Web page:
void loop() {
  RGB_color(0, 255, 0); // Green
    RGB_color(255, 0, 0); // Red
  RGB_color(0, 0, 255); // Blue
  RGB_color(255, 255, 125); // Raspberry
  RGB_color(0, 255, 255); // Cyan
  RGB_color(255, 0, 255); // Magenta
  RGB_color(255, 255, 0); // Yellow
  RGB_color(255, 255, 255); // White
void RGB_color(int_red_value, int_green_value, int_blue_value)
  analogWrite(red_pin, red_value);
  analogWrite(green_pin, green_value);
  analogWrite(blue_pin, blue_value);

Group Assignment.


Aduino IDE

​ Arduino IDE Arduino is a very popular and most commonly used open-source electronics platform based on easy-to-use software and Hardware. Arduino is fundamentally a C/C++ programing environment. It operates a coding language called Wiring which is simple, which makes it easy to write coding scripts to send to the microcontroller to perform tasks. These scripts are called Sketches by Arduino. Usually shields come with already written sketches that can be loaded in to the app, compiled and downloaded to the base board. Arduino

Advantages: ​

Cross-platform - runs on Windows, Macintosh OSX, and Linux operating systems. Most microcontroller systems are limited to Windows. ​

Easy to learn with a lot of online resources to learn ​

Huge supporting community. ​

Simple and easy programming environment - thaT IS easy-to-use for beginners and all other levels , yet its flexible enough for advanced users to test their maximum abilities. ​

Open source and extensible software - The Arduino software is published as an open source tool, available to be extensioned by experienced programmers. The language can be expanded through C++ libraries, and people wanting to understand the technical details can make the leap from Arduino to the AVR C programming language on which it’s based. Similarly, you can add AVR-C code directly into your Arduino programs if you want to. ​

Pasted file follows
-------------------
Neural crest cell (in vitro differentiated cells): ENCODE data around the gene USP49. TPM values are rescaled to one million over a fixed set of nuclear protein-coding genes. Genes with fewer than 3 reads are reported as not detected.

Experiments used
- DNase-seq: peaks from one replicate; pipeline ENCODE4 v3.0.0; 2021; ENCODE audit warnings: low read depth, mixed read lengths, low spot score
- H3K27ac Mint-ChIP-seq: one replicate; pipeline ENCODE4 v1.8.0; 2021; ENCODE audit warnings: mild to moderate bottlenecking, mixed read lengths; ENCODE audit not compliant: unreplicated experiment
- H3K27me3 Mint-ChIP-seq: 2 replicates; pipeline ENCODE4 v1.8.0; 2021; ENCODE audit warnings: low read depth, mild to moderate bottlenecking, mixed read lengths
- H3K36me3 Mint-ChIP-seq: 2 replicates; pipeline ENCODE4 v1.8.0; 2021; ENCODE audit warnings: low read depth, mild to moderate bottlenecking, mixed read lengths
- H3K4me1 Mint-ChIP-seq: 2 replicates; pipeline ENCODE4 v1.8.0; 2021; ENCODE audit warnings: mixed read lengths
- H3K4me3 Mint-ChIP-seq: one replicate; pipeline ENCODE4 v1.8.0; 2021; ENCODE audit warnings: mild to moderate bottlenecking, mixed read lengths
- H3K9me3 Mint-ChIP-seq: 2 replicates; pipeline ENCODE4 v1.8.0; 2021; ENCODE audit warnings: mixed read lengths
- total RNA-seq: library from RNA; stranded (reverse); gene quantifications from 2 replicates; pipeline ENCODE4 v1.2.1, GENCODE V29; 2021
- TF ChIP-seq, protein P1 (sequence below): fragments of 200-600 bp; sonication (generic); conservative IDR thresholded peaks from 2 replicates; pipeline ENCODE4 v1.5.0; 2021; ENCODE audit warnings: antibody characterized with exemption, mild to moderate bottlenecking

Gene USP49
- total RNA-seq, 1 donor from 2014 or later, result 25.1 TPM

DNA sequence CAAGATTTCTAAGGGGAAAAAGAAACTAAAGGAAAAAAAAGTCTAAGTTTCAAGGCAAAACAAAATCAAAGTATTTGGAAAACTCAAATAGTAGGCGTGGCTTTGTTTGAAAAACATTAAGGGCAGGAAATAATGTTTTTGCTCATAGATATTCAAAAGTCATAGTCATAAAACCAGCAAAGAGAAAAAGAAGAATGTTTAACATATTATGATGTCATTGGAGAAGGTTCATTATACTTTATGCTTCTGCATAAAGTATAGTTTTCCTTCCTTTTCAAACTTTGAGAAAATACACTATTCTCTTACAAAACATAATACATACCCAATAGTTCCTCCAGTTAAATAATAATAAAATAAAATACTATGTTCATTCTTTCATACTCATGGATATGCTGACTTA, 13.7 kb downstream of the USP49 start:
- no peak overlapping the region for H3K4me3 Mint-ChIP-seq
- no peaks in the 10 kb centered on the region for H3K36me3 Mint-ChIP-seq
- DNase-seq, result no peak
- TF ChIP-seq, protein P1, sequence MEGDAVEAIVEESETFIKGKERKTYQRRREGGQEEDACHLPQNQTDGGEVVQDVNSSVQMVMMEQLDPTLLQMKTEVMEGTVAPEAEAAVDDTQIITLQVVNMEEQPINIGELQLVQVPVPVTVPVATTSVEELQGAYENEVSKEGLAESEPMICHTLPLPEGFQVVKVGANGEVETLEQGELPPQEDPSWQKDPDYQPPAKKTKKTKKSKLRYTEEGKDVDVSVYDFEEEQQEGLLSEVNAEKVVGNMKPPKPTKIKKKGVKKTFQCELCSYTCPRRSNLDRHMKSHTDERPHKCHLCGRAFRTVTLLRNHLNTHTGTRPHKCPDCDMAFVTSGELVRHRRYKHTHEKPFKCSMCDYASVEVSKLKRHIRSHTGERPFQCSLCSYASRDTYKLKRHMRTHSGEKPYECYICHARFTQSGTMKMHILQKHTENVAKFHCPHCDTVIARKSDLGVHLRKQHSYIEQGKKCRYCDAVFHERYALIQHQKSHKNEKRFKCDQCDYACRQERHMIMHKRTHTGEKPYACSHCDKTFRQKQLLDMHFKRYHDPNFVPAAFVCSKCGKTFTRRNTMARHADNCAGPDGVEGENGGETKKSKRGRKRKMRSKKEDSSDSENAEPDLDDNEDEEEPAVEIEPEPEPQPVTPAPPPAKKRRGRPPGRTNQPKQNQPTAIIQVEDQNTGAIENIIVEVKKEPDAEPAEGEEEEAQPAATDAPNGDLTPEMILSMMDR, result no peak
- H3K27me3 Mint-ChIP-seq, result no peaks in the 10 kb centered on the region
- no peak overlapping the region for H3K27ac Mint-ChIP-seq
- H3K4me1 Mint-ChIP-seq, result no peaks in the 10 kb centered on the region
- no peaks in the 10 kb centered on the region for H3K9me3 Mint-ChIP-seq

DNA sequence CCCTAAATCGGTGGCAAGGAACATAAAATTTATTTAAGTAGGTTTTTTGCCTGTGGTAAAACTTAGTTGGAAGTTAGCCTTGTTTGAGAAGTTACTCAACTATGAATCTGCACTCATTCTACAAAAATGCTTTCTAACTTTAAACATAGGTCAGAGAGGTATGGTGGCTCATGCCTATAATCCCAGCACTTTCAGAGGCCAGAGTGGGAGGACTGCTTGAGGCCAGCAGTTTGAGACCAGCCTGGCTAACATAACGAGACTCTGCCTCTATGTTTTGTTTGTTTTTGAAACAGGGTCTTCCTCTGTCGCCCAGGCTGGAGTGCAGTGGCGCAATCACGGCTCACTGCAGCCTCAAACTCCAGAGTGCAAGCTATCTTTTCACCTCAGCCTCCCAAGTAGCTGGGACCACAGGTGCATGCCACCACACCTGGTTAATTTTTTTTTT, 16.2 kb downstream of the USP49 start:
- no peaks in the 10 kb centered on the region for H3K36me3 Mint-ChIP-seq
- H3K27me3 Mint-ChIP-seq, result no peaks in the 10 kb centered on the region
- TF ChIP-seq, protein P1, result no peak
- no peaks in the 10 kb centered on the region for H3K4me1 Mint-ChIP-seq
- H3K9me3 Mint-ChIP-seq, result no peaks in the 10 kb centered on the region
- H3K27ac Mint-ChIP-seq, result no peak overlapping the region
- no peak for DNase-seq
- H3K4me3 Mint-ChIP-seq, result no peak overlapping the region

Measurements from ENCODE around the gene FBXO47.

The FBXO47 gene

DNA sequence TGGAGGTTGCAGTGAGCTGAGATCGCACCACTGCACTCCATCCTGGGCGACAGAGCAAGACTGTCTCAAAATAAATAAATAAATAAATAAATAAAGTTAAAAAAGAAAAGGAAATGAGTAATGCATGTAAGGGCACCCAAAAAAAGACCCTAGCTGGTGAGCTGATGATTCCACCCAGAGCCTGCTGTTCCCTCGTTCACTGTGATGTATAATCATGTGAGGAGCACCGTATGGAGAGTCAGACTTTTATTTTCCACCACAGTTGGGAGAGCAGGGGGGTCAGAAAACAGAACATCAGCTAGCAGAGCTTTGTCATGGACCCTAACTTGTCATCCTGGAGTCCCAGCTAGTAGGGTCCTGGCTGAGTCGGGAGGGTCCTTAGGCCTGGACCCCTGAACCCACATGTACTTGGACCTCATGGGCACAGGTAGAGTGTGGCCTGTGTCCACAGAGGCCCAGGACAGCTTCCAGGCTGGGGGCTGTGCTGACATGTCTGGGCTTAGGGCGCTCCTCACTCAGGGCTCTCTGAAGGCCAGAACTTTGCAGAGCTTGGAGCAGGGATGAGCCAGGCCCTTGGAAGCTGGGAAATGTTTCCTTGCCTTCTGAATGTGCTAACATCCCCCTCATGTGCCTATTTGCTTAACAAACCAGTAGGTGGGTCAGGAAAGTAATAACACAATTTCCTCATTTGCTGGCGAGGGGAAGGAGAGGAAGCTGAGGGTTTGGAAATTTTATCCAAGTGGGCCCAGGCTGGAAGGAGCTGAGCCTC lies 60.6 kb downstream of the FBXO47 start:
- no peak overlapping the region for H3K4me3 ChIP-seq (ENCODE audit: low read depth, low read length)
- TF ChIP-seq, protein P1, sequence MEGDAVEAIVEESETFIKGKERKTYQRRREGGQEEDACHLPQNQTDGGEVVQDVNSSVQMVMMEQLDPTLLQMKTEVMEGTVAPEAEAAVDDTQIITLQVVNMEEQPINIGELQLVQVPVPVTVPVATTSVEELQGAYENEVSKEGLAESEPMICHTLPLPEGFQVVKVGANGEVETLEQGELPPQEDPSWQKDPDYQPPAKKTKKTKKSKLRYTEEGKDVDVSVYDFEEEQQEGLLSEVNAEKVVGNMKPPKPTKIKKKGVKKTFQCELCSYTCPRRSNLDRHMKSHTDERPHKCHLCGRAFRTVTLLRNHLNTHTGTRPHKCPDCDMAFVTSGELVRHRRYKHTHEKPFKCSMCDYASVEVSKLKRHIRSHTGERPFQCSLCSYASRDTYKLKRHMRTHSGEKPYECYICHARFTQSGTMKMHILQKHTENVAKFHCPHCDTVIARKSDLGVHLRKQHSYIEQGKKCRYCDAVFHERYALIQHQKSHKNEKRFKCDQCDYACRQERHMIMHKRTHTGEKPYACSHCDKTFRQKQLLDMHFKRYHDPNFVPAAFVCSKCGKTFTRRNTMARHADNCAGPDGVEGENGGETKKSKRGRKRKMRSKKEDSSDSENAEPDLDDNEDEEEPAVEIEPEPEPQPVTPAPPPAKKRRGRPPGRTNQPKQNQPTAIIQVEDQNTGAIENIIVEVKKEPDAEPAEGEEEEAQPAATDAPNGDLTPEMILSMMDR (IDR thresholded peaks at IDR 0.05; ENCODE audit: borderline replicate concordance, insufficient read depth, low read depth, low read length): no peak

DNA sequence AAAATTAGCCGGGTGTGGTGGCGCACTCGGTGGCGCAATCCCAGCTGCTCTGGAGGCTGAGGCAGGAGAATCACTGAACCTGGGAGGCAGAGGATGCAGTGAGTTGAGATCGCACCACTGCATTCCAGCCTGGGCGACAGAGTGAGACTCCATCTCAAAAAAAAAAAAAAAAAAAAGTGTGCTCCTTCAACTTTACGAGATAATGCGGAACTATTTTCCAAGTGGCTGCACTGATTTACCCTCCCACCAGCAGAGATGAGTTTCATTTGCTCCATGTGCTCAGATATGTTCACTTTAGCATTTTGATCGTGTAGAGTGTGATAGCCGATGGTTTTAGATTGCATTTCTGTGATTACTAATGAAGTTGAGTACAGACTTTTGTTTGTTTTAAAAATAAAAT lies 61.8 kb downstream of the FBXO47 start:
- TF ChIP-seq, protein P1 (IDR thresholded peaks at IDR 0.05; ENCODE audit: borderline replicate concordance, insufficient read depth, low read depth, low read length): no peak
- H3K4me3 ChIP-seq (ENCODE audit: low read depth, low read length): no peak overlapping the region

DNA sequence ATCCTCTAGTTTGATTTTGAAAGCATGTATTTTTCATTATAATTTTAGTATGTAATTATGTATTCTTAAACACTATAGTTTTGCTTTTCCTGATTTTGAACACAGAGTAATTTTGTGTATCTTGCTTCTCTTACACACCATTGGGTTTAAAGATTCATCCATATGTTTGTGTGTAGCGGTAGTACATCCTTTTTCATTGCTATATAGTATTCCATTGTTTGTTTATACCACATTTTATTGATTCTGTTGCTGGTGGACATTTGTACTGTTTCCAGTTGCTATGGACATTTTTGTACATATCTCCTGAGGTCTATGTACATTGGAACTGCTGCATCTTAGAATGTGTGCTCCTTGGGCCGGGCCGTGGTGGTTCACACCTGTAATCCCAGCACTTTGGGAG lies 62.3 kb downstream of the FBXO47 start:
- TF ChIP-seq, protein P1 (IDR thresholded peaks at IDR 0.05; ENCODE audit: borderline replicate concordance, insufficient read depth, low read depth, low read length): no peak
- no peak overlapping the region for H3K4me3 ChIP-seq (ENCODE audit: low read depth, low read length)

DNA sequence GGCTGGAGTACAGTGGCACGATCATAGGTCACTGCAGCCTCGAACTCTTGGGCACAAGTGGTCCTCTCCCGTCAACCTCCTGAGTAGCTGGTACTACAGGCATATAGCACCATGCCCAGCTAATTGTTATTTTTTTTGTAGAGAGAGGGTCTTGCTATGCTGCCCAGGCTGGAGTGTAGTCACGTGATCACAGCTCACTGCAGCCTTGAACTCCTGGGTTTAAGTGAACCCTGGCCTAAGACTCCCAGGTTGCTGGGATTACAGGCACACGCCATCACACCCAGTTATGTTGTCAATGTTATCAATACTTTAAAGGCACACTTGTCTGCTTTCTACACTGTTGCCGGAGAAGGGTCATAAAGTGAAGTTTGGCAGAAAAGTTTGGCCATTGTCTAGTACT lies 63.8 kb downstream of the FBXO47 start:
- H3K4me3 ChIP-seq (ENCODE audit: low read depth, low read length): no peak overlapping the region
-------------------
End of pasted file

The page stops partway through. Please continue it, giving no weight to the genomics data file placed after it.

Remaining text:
Disadvantages: ​

No understanding of the AVR microcontroller. ​

shields and Sketches can be considered difficult to modify. ​

No debugger included for checking scripts. When errors arise, some do not have a clear statement of where or why this error message is showing, it won’t direct you or give solution unless you have experience with Arduino. ​

For using with Attiny. Attiny 44 in our case, we need to install the package, it is also required to burn the Arduino bootloader onto the chip to make sure the chip will accept any programs uploaded via the Arduino IDE.

Attiny44 VS Atmega328:

in the table below you can find the comparision between both micro controllers. “tinyAVR microcontrollers (MCUs) are optimized for applications that require performance, power efficiency and ease of use in a small package”, where “megaAVR microcontrollers (MCUs) are the ideal choice for designs that need some extra muscle. For applications requiring large amounts of code.”

So I tried to upload a long code on both controllers to see how they perform. First I upload a code on the Atmega328p and the result on compiling is shown below.

the total size of the long code was 32134 bytes and it took 99% of the total size of the atmega. it took a bit long but it compiled successfully.

the result of uploading a shorter code is shown in the image below.

The size of the code was 4546 bytes and it was 110% of the Attiny size so the compiling failed.